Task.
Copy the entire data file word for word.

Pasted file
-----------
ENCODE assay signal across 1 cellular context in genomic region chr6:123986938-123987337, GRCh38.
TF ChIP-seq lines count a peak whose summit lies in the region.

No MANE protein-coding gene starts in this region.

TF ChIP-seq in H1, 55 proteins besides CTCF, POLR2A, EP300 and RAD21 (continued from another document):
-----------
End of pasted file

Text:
ENCODE assay signal across 1 cellular context in genomic region chr6:123986938-123987337, GRCh38.
TF ChIP-seq lines count a peak whose summit lies in the region.

No MANE protein-coding gene starts in this region.

TF ChIP-seq in H1, 55 proteins besides CTCF, POLR2A, EP300 and RAD21 (continued from another document):